Monday, March 05, 2007

Homeless not Jobless

In a recent survey of our client base, we asked the question, What is your employment status? The results:

  • 40.2% of the respondents answered they work more than 32 hours a week.

  • 16.8% work at a scheduled part time job of 10 to 32 hours per week.

  • 32.7% work casual day labour.

Our clients may be homeless, but they’re not jobless.

Who, then, are the clients of the Calgary Drop-In & Rehab Centre?

Statistically, 90% of our clients are male. The majority are 36 to 45 years of age (58%) and 21% are 26 to 35 years old.

But that’s statistically.

Emotionally, physically, 100% of our clients are individuals who never had a dream of being homeless but who find themselves in that predicament today. Sometimes because of bad choices. Sometimes because of an addiction or poor mental health. Sometimes because of poor life-skills learned in abusive or neglectful homes. Sometimes because of pure bad luck.

Regardless of what drove them to the street, the majority of our clients are not homeless because they don’t have a job or don’t want to work.

They’re homeless because our society has continued to grow and prosper while they have fallen behind the curve of our economic prosperity.

They’re homeless because the cost of housing and availability of affordable housing in Calgary are diametrically opposed.

In another survey question, we asked: How much do feel you can afford to pay in rent?

51.4% answered $400 to $800.

Rental units in Calgary within that cost bracket are few and far between, and as soon as a landlord hears the phrase, “I currently live at the Drop-In Centre” from a potential tenant, discrimination sets in and the once open door is closed.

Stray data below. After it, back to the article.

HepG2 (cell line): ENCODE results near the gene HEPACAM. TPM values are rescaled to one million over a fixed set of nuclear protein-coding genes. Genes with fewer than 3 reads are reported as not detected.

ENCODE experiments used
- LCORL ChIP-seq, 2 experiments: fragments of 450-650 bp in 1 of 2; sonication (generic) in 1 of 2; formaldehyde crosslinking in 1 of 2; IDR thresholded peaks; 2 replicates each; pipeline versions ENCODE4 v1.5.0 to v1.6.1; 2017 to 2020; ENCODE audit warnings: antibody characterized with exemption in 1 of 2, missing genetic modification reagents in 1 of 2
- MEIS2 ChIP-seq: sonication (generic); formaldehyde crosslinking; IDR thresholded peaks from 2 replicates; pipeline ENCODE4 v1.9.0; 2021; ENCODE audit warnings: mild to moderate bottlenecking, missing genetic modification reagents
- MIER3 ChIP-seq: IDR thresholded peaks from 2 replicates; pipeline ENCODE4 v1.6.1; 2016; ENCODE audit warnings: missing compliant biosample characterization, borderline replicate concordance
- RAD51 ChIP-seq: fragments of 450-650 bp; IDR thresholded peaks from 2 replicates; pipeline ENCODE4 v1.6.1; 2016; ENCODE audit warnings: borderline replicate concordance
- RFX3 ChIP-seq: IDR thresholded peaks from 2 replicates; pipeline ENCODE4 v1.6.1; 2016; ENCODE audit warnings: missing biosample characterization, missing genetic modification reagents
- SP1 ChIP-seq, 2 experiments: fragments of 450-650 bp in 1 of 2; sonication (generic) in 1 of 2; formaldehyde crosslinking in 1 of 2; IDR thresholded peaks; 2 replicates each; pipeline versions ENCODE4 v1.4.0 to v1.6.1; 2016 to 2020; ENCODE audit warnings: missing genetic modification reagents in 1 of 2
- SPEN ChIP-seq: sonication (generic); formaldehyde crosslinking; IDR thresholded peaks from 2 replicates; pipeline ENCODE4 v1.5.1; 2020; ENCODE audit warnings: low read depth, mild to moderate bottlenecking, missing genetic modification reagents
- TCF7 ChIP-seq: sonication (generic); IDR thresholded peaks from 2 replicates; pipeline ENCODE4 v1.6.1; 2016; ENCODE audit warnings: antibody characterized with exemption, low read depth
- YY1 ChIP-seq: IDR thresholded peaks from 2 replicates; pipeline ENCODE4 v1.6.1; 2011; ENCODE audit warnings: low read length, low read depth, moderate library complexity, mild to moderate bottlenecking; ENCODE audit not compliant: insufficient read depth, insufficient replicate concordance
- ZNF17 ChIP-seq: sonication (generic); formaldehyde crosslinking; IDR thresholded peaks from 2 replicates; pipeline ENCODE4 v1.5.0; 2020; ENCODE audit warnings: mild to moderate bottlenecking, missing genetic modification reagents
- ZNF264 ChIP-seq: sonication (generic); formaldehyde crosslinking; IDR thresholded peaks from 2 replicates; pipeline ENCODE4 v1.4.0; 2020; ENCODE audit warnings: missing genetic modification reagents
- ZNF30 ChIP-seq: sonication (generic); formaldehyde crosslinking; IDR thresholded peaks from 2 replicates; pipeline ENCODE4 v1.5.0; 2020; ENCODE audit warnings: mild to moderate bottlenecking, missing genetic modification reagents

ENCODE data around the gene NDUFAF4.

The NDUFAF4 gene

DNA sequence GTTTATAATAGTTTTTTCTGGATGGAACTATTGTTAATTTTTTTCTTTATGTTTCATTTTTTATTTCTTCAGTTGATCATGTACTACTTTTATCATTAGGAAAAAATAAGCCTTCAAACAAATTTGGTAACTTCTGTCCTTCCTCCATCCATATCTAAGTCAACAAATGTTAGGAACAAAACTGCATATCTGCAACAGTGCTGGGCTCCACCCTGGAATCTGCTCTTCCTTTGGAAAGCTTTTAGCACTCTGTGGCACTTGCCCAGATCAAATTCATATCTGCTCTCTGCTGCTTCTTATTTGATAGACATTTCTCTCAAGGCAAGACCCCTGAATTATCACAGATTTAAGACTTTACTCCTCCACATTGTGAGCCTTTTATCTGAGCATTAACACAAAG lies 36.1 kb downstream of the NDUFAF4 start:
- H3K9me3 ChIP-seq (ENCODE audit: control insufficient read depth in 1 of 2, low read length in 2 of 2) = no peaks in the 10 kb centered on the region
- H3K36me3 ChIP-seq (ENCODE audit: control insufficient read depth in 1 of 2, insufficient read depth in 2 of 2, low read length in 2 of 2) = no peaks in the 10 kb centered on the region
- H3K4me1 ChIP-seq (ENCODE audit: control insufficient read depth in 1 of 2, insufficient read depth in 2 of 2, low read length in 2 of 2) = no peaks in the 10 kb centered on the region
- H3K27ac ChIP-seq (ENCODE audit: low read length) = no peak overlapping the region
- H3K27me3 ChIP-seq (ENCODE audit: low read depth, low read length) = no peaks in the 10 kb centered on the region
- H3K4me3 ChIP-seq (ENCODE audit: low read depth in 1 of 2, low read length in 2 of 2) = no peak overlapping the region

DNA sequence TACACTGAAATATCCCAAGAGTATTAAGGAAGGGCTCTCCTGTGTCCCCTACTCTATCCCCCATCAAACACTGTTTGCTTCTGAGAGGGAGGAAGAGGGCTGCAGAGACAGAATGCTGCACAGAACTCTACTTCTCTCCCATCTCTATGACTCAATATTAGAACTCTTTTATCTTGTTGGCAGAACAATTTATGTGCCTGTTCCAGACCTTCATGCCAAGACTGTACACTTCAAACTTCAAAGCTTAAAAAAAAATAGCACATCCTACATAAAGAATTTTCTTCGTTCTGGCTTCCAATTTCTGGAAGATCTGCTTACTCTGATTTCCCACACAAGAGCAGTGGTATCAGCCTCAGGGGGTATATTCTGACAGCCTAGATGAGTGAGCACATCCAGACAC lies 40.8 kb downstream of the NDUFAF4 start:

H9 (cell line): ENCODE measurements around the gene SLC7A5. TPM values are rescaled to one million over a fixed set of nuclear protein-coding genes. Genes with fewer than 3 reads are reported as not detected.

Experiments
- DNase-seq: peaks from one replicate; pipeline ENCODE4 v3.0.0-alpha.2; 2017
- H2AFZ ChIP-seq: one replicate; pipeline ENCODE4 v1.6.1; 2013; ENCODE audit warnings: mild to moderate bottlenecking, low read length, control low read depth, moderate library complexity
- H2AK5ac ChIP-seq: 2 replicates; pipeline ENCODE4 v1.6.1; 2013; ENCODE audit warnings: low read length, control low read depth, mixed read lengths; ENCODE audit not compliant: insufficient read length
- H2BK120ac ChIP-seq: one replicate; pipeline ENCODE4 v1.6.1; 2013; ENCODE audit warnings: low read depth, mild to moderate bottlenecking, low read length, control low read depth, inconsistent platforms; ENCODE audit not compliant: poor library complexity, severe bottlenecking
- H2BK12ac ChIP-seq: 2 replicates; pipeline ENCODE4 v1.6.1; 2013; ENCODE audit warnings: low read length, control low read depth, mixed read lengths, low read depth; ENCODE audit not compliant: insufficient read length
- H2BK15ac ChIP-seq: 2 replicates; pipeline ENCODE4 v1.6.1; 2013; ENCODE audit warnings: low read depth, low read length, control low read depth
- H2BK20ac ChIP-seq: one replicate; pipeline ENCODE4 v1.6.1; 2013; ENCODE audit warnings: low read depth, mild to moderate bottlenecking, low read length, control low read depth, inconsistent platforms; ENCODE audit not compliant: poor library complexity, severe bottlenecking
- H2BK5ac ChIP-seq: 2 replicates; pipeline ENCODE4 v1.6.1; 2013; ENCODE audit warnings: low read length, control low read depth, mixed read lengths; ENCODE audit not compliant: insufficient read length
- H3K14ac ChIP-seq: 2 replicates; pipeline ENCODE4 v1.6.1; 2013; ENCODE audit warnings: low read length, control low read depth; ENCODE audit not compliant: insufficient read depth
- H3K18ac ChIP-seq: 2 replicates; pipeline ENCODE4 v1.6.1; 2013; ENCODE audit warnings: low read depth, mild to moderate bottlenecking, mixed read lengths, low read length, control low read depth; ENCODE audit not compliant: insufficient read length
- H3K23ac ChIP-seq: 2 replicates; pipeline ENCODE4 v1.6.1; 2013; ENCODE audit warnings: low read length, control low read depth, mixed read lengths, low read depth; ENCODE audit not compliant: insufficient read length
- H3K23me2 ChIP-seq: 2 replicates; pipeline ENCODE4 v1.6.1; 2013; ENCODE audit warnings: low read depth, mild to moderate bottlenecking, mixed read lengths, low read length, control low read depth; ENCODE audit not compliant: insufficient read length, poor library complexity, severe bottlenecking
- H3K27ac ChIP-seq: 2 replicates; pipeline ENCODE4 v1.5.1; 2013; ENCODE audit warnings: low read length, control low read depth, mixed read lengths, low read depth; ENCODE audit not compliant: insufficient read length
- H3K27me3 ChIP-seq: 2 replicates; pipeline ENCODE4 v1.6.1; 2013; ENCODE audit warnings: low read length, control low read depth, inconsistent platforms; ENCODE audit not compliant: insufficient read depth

The faces of the homeless are as individual as the issues that drive them to the street. Regardless of why a person arrived at the Drop-In, however, the fact is, homeless does not equal jobless.

1 comment:

julieb said...

These numbers are sad. If you have a job, you should not be homeless. When I moved here 5 years ago you could live off $25,000 a year. Not necessarily a glamorous lifestyle but you could at lease rent something. Now, you can barley rent a room on that kind of income. It's very frustrating when I hear EVERY day how rental rates are being increased as much as 50% and the landlords don't even mind raising rent on Senior Citizens with fixed incomes. How greedy people have become! I fear everyday that my landlord will raise my rent and my boyfriend and I will not be able to afford it. So I understand where most of these people are comming from. Not only do we need afordable housing for the homeless, we need someone in the government to realize that $1,200/ month for a 700 sq.ft. apartment is insane and the homeless numbers will not stop rising until this is fixed! But that won't happen untill they stop arguing about curb-side recycling or having to wait for a C-train.
I am really glad there are organizations out there like the Drop-In Centre and Inn from the Cold that are trying to make a difference, by not only giving homeless a place to sleep, but providing classes and training that might help someone get that chance!